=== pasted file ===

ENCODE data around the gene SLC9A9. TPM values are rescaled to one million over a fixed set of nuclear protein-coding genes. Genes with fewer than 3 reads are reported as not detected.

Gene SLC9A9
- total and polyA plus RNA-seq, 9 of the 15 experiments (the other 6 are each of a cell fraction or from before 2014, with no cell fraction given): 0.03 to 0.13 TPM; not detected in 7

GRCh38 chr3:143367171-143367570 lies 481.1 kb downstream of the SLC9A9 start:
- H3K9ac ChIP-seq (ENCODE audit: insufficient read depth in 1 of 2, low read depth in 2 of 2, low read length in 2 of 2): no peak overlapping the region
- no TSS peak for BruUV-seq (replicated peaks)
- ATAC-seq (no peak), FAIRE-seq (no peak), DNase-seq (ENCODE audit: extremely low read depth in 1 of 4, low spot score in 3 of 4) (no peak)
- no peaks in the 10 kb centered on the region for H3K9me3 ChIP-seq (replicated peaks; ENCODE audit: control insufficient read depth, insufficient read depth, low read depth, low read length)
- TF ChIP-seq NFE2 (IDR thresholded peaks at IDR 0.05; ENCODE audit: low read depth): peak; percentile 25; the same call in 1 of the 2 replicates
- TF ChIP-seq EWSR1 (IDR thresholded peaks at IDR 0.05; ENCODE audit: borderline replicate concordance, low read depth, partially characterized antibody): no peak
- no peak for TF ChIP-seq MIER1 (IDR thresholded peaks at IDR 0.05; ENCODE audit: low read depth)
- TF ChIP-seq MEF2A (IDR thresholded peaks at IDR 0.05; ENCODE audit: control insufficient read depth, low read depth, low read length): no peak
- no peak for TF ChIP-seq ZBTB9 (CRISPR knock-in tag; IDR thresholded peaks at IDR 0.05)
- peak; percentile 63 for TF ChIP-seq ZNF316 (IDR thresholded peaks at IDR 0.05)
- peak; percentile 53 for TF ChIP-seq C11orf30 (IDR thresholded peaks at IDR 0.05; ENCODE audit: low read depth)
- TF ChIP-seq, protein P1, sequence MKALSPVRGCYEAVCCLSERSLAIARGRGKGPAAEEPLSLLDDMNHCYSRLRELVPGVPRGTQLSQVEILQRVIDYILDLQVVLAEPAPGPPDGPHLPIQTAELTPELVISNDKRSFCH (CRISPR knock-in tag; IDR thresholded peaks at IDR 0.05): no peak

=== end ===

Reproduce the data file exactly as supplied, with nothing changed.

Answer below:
ENCODE data around the gene SLC9A9. TPM values are rescaled to one million over a fixed set of nuclear protein-coding genes. Genes with fewer than 3 reads are reported as not detected.

Gene SLC9A9
- total and polyA plus RNA-seq, 9 of the 15 experiments (the other 6 are each of a cell fraction or from before 2014, with no cell fraction given): 0.03 to 0.13 TPM; not detected in 7

GRCh38 chr3:143367171-143367570 lies 481.1 kb downstream of the SLC9A9 start:
- H3K9ac ChIP-seq (ENCODE audit: insufficient read depth in 1 of 2, low read depth in 2 of 2, low read length in 2 of 2): no peak overlapping the region
- no TSS peak for BruUV-seq (replicated peaks)
- ATAC-seq (no peak), FAIRE-seq (no peak), DNase-seq (ENCODE audit: extremely low read depth in 1 of 4, low spot score in 3 of 4) (no peak)
- no peaks in the 10 kb centered on the region for H3K9me3 ChIP-seq (replicated peaks; ENCODE audit: control insufficient read depth, insufficient read depth, low read depth, low read length)
- TF ChIP-seq NFE2 (IDR thresholded peaks at IDR 0.05; ENCODE audit: low read depth): peak; percentile 25; the same call in 1 of the 2 replicates
- TF ChIP-seq EWSR1 (IDR thresholded peaks at IDR 0.05; ENCODE audit: borderline replicate concordance, low read depth, partially characterized antibody): no peak
- no peak for TF ChIP-seq MIER1 (IDR thresholded peaks at IDR 0.05; ENCODE audit: low read depth)
- TF ChIP-seq MEF2A (IDR thresholded peaks at IDR 0.05; ENCODE audit: control insufficient read depth, low read depth, low read length): no peak
- no peak for TF ChIP-seq ZBTB9 (CRISPR knock-in tag; IDR thresholded peaks at IDR 0.05)
- peak; percentile 63 for TF ChIP-seq ZNF316 (IDR thresholded peaks at IDR 0.05)
- peak; percentile 53 for TF ChIP-seq C11orf30 (IDR thresholded peaks at IDR 0.05; ENCODE audit: low read depth)
- TF ChIP-seq, protein P1, sequence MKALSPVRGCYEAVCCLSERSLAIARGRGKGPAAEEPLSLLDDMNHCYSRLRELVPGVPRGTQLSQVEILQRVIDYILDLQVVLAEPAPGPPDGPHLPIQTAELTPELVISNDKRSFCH (CRISPR knock-in tag; IDR thresholded peaks at IDR 0.05): no peak